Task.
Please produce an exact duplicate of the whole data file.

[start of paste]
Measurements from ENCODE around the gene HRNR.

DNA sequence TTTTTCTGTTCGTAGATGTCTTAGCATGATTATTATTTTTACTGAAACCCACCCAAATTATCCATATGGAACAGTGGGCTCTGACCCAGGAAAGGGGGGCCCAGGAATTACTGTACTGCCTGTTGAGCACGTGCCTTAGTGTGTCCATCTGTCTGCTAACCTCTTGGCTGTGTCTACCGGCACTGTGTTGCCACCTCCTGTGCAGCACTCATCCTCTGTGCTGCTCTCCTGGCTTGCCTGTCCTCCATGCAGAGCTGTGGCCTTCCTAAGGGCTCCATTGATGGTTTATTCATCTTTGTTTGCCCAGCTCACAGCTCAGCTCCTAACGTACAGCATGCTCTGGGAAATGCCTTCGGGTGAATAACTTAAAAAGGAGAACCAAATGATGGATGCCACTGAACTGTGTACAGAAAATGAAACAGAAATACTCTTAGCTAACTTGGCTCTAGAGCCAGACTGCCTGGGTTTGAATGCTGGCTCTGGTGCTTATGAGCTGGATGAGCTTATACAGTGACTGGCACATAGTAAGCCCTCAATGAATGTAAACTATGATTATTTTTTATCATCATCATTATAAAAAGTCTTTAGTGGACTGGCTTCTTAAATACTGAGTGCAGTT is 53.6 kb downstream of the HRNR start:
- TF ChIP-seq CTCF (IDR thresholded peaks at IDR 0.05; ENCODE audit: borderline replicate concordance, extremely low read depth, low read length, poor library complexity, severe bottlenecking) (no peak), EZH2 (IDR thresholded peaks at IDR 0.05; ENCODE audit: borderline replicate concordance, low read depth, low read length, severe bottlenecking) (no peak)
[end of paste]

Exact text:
Measurements from ENCODE around the gene HRNR.

DNA sequence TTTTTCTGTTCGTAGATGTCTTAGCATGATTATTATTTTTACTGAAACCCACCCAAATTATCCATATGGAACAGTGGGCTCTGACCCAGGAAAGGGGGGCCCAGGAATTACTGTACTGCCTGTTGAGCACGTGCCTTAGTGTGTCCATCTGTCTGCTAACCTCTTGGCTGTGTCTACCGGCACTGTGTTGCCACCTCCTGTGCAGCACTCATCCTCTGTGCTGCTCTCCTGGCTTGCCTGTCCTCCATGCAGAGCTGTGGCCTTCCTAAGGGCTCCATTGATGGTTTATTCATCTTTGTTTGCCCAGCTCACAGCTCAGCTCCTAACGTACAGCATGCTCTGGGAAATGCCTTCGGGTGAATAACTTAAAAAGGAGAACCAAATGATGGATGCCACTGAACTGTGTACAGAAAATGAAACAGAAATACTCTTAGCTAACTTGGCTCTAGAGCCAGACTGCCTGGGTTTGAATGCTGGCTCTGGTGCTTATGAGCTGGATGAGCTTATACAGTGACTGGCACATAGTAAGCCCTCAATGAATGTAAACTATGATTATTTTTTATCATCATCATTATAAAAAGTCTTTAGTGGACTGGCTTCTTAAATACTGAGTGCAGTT is 53.6 kb downstream of the HRNR start:
- TF ChIP-seq CTCF (IDR thresholded peaks at IDR 0.05; ENCODE audit: borderline replicate concordance, extremely low read depth, low read length, poor library complexity, severe bottlenecking) (no peak), EZH2 (IDR thresholded peaks at IDR 0.05; ENCODE audit: borderline replicate concordance, low read depth, low read length, severe bottlenecking) (no peak)